Saturday, September 10, 2016

No title because I have no idea.

Each day, I want to write to you and share with you. I want to tell you what happened, why I was absent from this space. I, desperately, want to explain the lessons I learned and personal discoveries I made. But, I couldn’t and can’t. Not because I don’t trust you, but because I don’t know how to put any of these experiences into words. I don’t know how to tell you what flirting with death feels like. Because when that date with death actually happens, I am not thinking, remember this, record this, you will remember this one day

I stood under the Sistine Chapel and can tell you, in detail, about the moment I looked up, and noticed the ceiling and felt my breath leave my body. I remember the first time I witnessed the birth of a baby and the magic that fills the room...especially right after she is here. This time though, without magnificent ceilings and magical babies, I only thought about survival and the unknown. I only thought, please dear Lord, do not make this whole death thing painful. If this is your will, then so be it, but please make it easy. My thoughts weren't beautiful like the ceiling and they weren't magical and filled with love like those few moments after a baby arrives. They were confusing and unknown.

One Friday, this past June, I planted and potted, all afternoon, on my deck. This kind of day is not unusual, I have done this for days and weeks, since the first week of May. I remained determined to create my simple, container version of a garden. A true and tangible realization of a dream. A real, flowering garden watered by my heart and soul. My philosophy has always been and forever shall be, do what you can when you can. So, I designed a container garden in March. 

I researched deer resistant flowers and plants, and watched more YouTube how-to videos-- how to plant Dahlia tubers-- than you can imagine. I planted the tubers when they arrived and I made an obnoxious number of trips to the local nursery. I killed and over-watered and didn’t realize the importance of soil and sun and drainage. I chose difficult to grow plants and easy to grow plants, and I learned from each of them. But, then, this Friday, in June, I had to leave my garden for a few hours to go in for a quick and routine test. An MRI. Moments after the test, as I was quickly transferring mounds of laundry from the washing machine to the dryer,I received a call. The caller told me I was septic and must go to the emergency room as soon as possible.

I yelled and screamed. I tried to convince everyone these results weren’t possible. I was, after all, moving forward. I was working on a dream. I was paying my bills and showing up and doing all the things we think we need to do to live well. And then, boom. All was not well. I panicked. I refused to go the hospital. I insisted I could not do this again. I could not be sick. I would not take IV medications. ‘I am not doing this again’ is all I could say, over and over again.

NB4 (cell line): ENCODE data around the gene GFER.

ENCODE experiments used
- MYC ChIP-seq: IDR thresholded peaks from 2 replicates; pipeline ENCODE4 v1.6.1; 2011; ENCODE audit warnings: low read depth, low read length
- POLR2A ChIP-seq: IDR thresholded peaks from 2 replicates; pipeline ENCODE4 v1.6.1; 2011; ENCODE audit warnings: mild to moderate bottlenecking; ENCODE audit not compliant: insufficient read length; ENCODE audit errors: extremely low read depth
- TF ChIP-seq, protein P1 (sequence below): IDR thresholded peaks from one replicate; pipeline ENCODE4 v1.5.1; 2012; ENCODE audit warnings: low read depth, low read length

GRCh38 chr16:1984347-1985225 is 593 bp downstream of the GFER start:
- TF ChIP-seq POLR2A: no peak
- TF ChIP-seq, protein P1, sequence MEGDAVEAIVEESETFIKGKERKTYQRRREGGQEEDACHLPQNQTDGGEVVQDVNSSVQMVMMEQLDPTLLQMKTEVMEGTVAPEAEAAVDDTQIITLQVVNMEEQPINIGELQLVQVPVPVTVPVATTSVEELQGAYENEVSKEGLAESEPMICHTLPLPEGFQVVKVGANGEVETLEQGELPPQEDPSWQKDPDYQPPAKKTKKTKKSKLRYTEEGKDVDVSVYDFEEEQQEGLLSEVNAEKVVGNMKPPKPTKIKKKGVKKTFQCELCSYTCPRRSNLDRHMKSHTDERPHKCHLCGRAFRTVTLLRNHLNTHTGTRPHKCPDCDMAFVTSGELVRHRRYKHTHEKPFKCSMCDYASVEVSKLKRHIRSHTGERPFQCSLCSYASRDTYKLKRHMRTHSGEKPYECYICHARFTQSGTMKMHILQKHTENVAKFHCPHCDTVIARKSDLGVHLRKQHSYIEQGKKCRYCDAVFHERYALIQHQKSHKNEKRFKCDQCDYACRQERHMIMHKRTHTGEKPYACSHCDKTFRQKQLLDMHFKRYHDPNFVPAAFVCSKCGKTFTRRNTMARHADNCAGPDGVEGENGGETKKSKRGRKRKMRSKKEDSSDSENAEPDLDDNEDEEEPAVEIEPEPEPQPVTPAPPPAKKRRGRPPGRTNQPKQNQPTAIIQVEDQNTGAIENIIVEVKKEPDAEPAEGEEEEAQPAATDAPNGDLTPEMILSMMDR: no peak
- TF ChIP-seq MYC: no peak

And then I went into my bathroom, my very safest place. And I called my friend. The friend I call when I can’t do it anymore, the friend I call when I don’t believe in anything anymore...especially me.

I said, “ I have to go to the hospital because I am septic and I don’t want to.”

He said, “ Well, you understand this feeling more than most people.”

I said, “ I know, and I don’t want to go. I just don’t think I can. Just please tell me I can do it. Just say I can and I will. Just say it will all be okay. ”

He said, “ Sarah, you are far more resilient that you give yourself credit." 

And then I cried and asked him what the damn meaning was of the Book of Job, in the Bible. I cried and sobbed and asked. And he answered.

He said, “Well, I think there is some comfort that lies in the unknown.”

And I didn’t get it. At all. I thought the letting go and the unknown were full of fear, not hope and love. 

And then I suffered through these months of the unknown and only came out with more peace and comfort than before. And tonight as the rain poured, so did my a baptism, and I thought of my friend. And I messaged him. And this is what I wrote. 

And then I sent pictures of the silly little deck garden I stared in March.

We do not know anything for sure. Our only power lies in hope and love and faith...all things  unknown. We can force anything we want, we can ask for anything we want, but when we let go, when we let go of the requests and the have to's and should's and would's...our true self takes over. Our will to live outweighs our fear of the unknown. We take the risk, the leap of faith, that all will be well, even if we are not in control.   

I am having a hard time this time around, because I know so many things for sure and I don’t feel qualified to share these things. Because I am just human and make so many mistakes and lost my faith and fail at love and I hurt people. However, in the moments in the bathroom when I continued to repeat, Your will, not mine. Your will, not mine. I only thought of the mark I will leave when I am gone. Nothing about success or rules or time or right and wrong. Only thoughts of how I made people feel. And some thoughts had to be handed over to the unknown. And some thoughts were certain. I didn’t know the mark I would leave. I just hoped and prayed and loved. Because it was all I could do, in the end. It’s all any of us can do, ever. Just love. Just hope. And just pray in anyway you can.

The unknown sounds so scary and dark, like the night. And then the stars start to twinkle and shine and you know you are safe to let go and just admire...the unknown. Forever and always. 

I will be back. I will share more. I think of you, daily. 

Thank you for showing up during the certain and the unknown. You are loved. Each of you has left your mark. You helped a stranger. You are loved.